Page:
Tibetan name

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Tibetan names typically consist of two juxtaposed elements.

Family names are rare except among those of aristocratic ancestry and then come after the personal name (but diaspora Tibetans living in societies that expect a surname may adopt one). For example, in Ngapoi Ngawang Jigme, Ngapoi was his family name and Ngawang Jigmê his personal name.

Tibetan nomads (drokpa) also use clan names; in farming communities, they are now rare and may be replaced by household name.

Tibetan culture is patrilineal; descent is claimed from the four ancient clans that are said to have originally inhabited Ancient Tibet: Se, Rmu, Stong and Ldong. The ancient clan system of Tibet is called rus-ba (རུས་པ), meaning bone or bone lineage.[1] The four clans were further divided into branches which are Dbra, Vgru, Ldong, Lga, Dbas and Brdav. With inter-can marriages, the subclans were divided into many subbrances.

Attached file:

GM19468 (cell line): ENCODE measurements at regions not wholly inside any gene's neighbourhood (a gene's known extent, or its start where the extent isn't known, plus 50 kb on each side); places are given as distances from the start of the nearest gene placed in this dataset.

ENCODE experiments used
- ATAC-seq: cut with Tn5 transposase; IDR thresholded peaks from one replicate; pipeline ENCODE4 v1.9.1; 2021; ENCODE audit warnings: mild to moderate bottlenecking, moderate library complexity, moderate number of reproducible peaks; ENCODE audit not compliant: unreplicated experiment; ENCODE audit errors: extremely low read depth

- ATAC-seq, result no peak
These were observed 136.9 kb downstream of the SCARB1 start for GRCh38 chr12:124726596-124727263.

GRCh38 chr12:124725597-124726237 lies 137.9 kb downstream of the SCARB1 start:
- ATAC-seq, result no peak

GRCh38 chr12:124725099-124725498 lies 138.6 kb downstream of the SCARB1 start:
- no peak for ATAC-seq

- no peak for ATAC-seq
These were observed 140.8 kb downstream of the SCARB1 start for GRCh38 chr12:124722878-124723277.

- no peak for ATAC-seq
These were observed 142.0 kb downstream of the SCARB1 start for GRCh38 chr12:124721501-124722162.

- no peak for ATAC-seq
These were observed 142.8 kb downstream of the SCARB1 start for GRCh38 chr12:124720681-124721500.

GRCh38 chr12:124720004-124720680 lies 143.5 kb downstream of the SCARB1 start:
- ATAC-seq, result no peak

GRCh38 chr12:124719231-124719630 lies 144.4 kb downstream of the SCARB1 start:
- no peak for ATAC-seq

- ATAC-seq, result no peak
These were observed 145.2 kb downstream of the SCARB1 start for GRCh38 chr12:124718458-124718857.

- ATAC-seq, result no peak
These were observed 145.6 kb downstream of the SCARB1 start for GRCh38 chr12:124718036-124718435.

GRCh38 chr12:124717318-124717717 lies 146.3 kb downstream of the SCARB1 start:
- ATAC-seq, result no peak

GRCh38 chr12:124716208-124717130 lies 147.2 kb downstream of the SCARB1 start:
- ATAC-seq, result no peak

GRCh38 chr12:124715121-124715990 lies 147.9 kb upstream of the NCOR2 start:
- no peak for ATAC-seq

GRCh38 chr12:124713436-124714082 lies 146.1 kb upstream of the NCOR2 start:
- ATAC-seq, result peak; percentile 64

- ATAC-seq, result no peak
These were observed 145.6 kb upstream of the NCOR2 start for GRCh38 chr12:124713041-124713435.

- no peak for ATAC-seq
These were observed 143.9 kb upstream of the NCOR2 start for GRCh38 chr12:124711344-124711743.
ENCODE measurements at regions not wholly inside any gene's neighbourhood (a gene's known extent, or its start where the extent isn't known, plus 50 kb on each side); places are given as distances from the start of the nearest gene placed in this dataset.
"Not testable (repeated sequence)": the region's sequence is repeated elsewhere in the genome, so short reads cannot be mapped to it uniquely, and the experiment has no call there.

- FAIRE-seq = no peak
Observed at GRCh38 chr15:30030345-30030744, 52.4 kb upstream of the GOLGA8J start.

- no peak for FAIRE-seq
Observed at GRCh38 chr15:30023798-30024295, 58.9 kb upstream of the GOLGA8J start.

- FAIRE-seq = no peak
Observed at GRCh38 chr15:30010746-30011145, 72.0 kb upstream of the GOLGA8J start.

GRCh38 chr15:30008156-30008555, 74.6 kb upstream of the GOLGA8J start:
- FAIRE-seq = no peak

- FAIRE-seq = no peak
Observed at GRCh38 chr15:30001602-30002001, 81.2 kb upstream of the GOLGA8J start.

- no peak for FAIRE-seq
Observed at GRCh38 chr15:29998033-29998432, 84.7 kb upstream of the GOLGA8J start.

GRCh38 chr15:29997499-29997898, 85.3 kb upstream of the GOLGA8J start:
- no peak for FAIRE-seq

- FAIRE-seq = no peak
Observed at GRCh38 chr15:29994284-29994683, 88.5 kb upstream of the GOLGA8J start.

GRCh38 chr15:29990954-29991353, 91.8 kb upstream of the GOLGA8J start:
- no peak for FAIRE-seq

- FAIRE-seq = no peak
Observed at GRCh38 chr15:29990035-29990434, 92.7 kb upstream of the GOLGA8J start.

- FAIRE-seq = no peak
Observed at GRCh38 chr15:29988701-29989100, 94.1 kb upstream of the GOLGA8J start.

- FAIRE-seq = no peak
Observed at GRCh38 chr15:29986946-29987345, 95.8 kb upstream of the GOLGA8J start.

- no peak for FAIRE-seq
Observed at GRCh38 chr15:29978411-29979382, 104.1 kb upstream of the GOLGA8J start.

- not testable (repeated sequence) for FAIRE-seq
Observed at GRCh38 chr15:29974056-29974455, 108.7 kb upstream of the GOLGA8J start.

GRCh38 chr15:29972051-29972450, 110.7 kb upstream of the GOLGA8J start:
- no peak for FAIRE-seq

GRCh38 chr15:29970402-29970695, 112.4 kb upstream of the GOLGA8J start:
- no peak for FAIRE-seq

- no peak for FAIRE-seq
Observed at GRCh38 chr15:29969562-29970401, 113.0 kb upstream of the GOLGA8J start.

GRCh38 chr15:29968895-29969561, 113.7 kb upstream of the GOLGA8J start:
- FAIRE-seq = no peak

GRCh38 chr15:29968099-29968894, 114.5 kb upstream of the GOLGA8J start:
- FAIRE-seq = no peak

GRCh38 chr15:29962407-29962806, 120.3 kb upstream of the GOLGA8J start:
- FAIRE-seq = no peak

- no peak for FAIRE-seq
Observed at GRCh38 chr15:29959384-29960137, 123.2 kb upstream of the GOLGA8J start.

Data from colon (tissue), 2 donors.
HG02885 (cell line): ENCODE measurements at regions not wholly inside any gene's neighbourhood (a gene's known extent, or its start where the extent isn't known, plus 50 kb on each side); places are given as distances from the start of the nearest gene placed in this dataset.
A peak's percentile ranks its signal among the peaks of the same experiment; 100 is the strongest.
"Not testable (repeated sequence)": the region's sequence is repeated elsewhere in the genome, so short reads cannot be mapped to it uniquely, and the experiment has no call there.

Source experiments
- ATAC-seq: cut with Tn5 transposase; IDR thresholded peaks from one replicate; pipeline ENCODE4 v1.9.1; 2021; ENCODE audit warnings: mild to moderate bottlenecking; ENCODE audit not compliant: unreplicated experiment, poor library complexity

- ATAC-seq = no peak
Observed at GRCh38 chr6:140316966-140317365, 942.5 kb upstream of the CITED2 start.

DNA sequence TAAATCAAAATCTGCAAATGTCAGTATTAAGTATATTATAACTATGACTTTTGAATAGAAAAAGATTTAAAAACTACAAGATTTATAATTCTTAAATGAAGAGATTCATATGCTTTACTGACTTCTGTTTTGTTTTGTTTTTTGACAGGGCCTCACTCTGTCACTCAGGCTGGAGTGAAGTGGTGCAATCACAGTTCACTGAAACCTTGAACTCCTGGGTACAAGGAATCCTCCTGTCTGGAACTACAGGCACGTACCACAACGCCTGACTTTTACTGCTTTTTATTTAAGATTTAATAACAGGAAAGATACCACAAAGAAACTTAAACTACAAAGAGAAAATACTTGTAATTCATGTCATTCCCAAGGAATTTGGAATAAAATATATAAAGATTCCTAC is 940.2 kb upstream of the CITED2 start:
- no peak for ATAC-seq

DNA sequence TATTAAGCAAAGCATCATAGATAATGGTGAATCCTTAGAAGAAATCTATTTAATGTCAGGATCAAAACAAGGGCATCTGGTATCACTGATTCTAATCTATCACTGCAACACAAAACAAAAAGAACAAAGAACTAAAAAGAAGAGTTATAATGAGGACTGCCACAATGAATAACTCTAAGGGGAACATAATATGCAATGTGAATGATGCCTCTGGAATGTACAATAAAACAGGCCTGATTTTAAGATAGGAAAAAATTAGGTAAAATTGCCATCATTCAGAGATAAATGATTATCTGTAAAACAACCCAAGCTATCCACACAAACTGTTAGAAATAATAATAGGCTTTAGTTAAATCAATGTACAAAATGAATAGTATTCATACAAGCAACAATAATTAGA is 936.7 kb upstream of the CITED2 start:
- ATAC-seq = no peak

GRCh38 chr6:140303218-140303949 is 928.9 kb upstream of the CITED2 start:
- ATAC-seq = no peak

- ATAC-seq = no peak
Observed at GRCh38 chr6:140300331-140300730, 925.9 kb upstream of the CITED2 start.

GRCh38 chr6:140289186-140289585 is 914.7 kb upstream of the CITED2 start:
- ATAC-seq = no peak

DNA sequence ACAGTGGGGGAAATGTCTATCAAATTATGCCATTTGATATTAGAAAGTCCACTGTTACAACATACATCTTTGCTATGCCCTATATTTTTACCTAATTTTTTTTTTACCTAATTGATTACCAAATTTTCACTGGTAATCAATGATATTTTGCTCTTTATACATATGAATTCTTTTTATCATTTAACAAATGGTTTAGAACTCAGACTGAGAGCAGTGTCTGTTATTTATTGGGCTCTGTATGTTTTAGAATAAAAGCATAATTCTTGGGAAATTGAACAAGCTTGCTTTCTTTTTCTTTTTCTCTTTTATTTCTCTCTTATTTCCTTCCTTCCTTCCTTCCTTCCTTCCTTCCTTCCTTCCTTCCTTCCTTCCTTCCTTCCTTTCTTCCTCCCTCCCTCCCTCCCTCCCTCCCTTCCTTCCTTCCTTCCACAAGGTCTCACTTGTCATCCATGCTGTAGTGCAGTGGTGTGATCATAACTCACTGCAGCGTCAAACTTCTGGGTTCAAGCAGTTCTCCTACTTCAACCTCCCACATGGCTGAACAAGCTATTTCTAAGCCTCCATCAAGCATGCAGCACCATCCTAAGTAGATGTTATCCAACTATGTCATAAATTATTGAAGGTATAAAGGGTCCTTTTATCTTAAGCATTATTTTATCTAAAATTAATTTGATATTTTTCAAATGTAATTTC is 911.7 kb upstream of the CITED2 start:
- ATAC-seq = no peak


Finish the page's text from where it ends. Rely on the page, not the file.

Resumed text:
While Tibetans from Kham and Amdo use their clan names as surnames, most farming communities in Central Tibet stopped using their clan names centuries ago and instead use household names.

Traditionally, personal names are bestowed upon a child by lamas, who often incorporate an element of their own name. In the Tibetan diaspora, Tibetans often apply to the Dalai Lama for names for their children. As a result, the exile community has an overwhelming population of boys and girls whose first name is "Tenzin", the personal first name of the 14th Dalai Lama.

Personal names are in most cases composed of readily understood Tibetan words. Most personal names may be given to either males or females. Only a few are specifically male or female.

Common Tibetan names include Tenzin, Tashi, Dolma, Passang, Pema, Metok, Dhundup, Lhamo, Sangyal, Yangkey, Tsomo, Rabten, Phuntsok, Rabgyal, Rigzin, Jangchup, Tsundue, Jorden, Bhakto, Namgyal Wangchuk, Khando, Rangdol, Nyima, Pemba, Dawa, Tsering, Bhuti, Konchok, Gyatso, Kelsang, Karma, Gyurmey, Rinchen, Namdol, Choedon, Chokey, Rigsang, Sonam, Padma, Paljor, Namdak, Kunga, Norbu, Chokphel, Dorjee, Jungney, Dema, Damchoe, Dickey, Dolkar, Lhawang, Legshey, Dharma, Bhuchung, Lhakpa, Samten, Choenyi, Samdup, Ngonga, Jampa, Woeser, Woeten, Wangyal, Woenang, and Wangmo.

References[edit]

  • Tournadre, Nicolas & Sangda Dorje (2003). Manual of Standard Tibetan: Language and Civilization. trans. Ramble, Charles. Ithaca: Snow Lion Publications. ISBN 1-55939-189-8. 

External links[edit]